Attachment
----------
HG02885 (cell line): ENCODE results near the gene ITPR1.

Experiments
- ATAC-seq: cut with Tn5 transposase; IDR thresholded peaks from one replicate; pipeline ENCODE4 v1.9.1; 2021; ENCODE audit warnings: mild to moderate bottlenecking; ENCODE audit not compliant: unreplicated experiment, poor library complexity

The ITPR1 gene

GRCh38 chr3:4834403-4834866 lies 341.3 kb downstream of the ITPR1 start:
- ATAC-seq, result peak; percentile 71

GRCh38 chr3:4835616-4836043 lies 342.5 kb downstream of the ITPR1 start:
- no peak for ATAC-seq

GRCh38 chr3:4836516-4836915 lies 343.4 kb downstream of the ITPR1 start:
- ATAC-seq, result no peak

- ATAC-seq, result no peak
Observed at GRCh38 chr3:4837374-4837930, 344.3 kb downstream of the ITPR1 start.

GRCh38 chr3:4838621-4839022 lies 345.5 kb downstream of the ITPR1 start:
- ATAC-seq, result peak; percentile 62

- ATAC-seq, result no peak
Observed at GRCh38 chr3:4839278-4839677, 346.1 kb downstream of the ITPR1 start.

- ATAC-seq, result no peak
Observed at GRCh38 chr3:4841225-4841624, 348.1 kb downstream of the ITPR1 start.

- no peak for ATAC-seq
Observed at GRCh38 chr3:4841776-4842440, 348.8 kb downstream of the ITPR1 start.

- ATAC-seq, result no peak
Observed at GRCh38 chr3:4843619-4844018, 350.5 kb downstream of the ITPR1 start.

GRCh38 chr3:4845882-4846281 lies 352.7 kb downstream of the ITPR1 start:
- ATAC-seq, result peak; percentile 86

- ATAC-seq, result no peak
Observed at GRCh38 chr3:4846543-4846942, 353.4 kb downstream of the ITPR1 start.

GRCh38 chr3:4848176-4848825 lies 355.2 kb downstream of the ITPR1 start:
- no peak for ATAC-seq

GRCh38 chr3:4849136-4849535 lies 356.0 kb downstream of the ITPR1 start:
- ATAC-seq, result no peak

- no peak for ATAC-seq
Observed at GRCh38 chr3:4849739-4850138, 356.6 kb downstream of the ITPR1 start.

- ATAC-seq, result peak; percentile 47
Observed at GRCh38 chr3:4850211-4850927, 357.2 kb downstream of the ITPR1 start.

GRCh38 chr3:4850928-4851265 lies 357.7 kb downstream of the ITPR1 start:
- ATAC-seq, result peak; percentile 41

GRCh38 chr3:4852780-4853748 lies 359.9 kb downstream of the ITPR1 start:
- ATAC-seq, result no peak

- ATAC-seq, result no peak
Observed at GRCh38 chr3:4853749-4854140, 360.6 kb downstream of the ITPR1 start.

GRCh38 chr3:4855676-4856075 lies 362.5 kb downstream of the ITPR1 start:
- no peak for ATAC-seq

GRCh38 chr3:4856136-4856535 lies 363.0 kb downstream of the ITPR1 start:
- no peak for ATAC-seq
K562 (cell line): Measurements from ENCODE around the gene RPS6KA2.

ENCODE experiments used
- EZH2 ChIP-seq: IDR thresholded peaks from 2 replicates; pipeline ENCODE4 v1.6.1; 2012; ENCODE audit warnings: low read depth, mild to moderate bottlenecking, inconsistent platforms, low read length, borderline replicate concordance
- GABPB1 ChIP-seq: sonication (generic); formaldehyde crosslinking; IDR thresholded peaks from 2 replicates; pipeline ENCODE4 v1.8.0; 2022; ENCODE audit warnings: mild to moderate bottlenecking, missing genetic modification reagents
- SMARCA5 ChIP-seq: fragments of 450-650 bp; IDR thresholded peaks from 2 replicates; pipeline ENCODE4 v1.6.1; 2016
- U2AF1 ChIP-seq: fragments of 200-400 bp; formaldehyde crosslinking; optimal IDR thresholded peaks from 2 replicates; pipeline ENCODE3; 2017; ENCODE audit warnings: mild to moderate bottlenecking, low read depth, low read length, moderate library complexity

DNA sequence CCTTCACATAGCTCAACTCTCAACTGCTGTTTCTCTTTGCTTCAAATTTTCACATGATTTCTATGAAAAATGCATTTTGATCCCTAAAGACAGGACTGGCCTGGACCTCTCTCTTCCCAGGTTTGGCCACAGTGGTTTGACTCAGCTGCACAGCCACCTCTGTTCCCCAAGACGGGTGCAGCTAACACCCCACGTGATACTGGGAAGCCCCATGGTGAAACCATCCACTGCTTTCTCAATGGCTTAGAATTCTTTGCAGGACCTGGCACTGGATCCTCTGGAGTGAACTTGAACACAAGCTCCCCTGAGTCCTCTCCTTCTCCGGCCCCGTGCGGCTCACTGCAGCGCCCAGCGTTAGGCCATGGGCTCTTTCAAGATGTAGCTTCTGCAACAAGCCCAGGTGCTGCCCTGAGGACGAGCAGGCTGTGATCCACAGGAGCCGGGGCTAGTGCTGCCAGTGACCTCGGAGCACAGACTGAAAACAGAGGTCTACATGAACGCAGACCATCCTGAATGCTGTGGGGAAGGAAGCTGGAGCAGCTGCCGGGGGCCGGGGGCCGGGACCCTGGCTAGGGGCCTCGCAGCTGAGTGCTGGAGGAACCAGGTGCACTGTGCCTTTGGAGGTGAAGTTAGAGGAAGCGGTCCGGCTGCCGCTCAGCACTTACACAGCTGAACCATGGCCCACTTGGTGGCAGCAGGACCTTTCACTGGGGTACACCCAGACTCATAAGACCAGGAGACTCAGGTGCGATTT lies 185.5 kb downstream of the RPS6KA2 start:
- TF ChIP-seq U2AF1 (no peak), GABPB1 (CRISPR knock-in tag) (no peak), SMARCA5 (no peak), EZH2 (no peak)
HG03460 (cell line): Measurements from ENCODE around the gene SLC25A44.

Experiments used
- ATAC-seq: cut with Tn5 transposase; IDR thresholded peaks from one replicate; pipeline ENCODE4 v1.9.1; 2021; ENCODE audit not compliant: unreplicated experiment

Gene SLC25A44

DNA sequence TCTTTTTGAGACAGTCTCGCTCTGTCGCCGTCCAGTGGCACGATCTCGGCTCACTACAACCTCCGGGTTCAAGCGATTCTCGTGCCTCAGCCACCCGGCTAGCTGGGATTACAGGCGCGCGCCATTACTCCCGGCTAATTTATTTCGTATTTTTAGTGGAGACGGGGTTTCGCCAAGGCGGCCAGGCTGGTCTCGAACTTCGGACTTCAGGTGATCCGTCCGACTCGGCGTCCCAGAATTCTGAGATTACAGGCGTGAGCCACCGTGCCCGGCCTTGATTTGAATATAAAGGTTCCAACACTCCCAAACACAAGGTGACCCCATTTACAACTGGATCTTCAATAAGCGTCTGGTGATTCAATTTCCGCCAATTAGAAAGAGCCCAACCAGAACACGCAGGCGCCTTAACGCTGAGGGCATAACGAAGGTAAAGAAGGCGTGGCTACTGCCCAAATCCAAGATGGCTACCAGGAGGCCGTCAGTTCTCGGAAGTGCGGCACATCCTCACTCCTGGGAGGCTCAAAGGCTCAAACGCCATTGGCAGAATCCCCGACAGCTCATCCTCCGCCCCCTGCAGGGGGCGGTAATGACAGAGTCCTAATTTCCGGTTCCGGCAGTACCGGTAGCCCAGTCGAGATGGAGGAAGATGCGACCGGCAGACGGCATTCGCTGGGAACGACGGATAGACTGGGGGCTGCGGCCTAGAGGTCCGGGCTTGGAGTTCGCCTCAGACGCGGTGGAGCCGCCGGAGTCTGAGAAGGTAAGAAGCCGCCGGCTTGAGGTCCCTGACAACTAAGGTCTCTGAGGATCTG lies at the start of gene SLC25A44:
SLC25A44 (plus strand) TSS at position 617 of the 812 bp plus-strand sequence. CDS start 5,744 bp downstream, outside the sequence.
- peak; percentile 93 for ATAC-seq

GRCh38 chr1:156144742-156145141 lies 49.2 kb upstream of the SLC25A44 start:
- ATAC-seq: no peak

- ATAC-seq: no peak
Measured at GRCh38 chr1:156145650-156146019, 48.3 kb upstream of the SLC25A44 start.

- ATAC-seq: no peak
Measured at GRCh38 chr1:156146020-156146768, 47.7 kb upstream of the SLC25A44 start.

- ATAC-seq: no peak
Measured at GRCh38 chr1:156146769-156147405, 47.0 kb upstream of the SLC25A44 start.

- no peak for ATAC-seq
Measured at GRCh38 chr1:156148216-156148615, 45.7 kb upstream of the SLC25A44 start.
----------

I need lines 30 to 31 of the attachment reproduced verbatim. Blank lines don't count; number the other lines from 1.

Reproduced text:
- ATAC-seq, result no peak

- no peak for ATAC-seq